High Heels and Finance: Buying a House

High Heels and Finance: Buying a House

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Are You Ready to Buy a House?


Before you snatch a great buy on a home you love, your first question should always be: “What can I afford?” No matter what you want in a home as far as age, style, location or size, you could end up with a beautiful house and no means of furnishing it if your mortgage payments eat up more than half of your income.


So let’s be sure you are truly ready. Following the same rule of thumb the Federal Housing Administration (FHA) uses for approving mortgages is a great place to start. The FHA requires a 43% debt to income ratio.


For example, if your monthly gross income is $4,000, multiply this number by 0.43. $1,720 is the total you should spend for all debt payments including housing. This should include credit card bills, student loans, and car loans. You should also include the cost of home owner’s insurance, property taxes, a budget for maintenance items and any required home owners’ association (HOA) fees. As you can see, this number begins to dwindle quickly.


You may also want to consider factors beyond debt. I refer to these as lifestyle factors. You may like to cook with gourmet ingredients, wear expensive shoes, go on expensive vacations, drink nice wine or do a lot of socializing and entertaining. Being a home owner can cramp your style, especially when unexpected maintenance items arise.


If you really want to be sure, play house…


Do a little internet research in order to establish a ballpark price to the house you want. From there, estimate the mortgage payment – a rough but good rule of thumb is for every $10,000 the house costs, the mortgage payment will increase by $100. For example, if a house lists for $200,000, a rough estimate of the monthly payment would be $2000 ($200,000/$10,000=20, 20*$100=$2000). Using this information, you are ready to play house.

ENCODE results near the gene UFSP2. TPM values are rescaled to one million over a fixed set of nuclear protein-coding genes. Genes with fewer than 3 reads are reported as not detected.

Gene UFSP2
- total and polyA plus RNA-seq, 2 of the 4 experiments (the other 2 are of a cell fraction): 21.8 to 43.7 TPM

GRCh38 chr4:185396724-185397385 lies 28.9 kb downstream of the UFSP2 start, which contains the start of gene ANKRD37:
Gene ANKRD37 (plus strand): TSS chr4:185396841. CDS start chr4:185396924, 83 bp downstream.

Add to your estimated mortgage payment ballpark figures for home owner’s insurance, property taxes and any HOA fees. Subtract this total housing estimate from your current housing costs and deposit the difference into an investment account. If you can make the payments to the investment account for one year, without dipping into the pot, then you are ready. After the year is over, thanks to your discipline and the growth of your investment account, you will have a good start on your down payment.


While we are on the subject of down payments…


It’s best to put down 20% of your home price to avoid paying private mortgage insurance (PMI). PMI can cost an extra $50 to $100 per month of your mortgage, sometimes more and sometimes less. Also, the higher your down payment is, the lower your monthly mortgage payments will be and the more choices you will have for lenders. Some lenders will not finance unless you put at least 5-10% down.


A final thought… While there are a lot of benefits to a larger down payment, don’t sacrifice your emergency savings account completely to put more down on your home. You could end up in a pinch when an unexpected repair arises.